Sorry guys that I haven’t been phenominally talkative the last couple of days. I did have some more thoughts I wanted to interject regarding the L-1 and Aerobraking discussions, but I’ve been swamped at work. If Clark Lindsey, Alan Boyle, and the others I’ve heard from are right, the Centennial Challenges office will be announcing the rules on their Lunar Lander Analog competition that they want to do at the X-Prize Expo this year, and I’ve been trying to both get my stuff done for XA-0.1, while at the same time figuring out how to scale up the vehicle depending on how high they set the bar for this competition. We won’t know for sure any sooner than the rest of you, but if the number looks like something we can pull-off by October, my life is going to get even more busy than it’s been.
With that aside…I just wanted to briefly comment on a recent SpaceX related blog post over at Ambivalent Engineer: Why Merlin 2? While Iain didn’t make the exact point I wanted to make, he did come pretty close. I’m a huge fan of SpaceX (in case this is the first post of mine about them that you’ve read), that said, I’ve had a hard time figuring out why on earth they would want to try and build a commercial Saturn V class vehicle. Seriously, where is the market for that? Do they really think they’ll be able to convince NASA fire off all of those welfare case…erm…shuttle engineers, and buy from them when instead NASA could keep bribing dozens of congresscritters with jobs in their districts? More importantly, with how costly the rest of their infrastructure is looking like it will be, does he really think he’ll get enough of a flight rate out of his BFR to justify the added infrastructure and development costs he’s going to run into?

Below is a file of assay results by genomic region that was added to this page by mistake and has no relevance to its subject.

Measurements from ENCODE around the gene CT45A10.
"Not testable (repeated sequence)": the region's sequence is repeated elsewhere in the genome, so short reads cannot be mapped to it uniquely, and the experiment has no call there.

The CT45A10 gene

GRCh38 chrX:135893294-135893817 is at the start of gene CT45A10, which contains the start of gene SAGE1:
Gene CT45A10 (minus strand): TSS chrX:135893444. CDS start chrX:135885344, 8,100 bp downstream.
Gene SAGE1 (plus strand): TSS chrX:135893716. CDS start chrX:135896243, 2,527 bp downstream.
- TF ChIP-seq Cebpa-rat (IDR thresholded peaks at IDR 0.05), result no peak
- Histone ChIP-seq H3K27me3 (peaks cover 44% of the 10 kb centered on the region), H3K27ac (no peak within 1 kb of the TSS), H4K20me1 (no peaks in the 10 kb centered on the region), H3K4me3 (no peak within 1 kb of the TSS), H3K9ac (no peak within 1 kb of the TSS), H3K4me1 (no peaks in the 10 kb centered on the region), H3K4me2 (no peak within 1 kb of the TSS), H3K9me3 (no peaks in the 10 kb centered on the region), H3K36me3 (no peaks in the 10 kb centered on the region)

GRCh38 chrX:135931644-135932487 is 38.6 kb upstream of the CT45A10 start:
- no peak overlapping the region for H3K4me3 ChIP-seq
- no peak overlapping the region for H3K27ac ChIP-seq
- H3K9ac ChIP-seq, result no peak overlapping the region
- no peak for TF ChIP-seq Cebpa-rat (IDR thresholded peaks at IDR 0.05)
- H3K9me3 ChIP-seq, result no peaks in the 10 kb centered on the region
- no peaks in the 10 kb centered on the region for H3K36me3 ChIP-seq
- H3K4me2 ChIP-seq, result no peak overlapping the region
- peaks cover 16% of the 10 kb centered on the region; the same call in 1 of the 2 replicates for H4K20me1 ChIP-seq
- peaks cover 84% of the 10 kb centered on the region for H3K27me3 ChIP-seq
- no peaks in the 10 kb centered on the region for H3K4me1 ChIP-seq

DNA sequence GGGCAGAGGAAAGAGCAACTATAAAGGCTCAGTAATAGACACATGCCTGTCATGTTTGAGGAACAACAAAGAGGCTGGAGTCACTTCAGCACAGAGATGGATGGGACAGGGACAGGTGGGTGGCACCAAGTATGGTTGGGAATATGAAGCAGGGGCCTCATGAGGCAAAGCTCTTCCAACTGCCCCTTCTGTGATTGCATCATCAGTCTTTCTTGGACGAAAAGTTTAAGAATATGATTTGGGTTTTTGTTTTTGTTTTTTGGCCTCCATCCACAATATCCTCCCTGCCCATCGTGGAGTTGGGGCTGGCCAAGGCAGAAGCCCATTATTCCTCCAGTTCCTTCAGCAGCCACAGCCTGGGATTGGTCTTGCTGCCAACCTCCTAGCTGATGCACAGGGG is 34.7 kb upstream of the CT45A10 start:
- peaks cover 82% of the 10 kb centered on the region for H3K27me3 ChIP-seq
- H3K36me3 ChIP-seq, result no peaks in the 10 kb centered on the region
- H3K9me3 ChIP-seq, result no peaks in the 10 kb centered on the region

I honestly think that Elon, his current and future investors, and the rest of the industry would be better served if SpaceX actually decided to focus more on what it’s name claims it should be focusing on: Space Exploration Technologies. LEO access is an important part of such things, and I think that fully reusable (not just refurbishable) LEO access is going to be critical if we ever want to do more than just putz around in space, but mere access to LEO is only part of the equation. There are other technologies out there that if they were able to develop would greatly increase the value of their earlier investments.
How much more valuable would the Falcon series be if they also had the IP (and flight hardware) for doing rendezvous and docking, on-orbit propellant transfer and storage, precision partial aerobraking, etc? If they focused a little bit of their effort on continually improving the reusability and flight rate potential of their Falcon vehicles, while at the same time adding those other capabilities, I think they’d be far better off than if they spent hundreds of millions chasing Ultra Heavy Lift. Incremental improvements like going to regen cooled Merlins, upping their thrust a little, maybe eventually going for powered landing (either flyback booster style, or with a powered VL trick-out kit), figuring out how to reuse their upper stages, etc.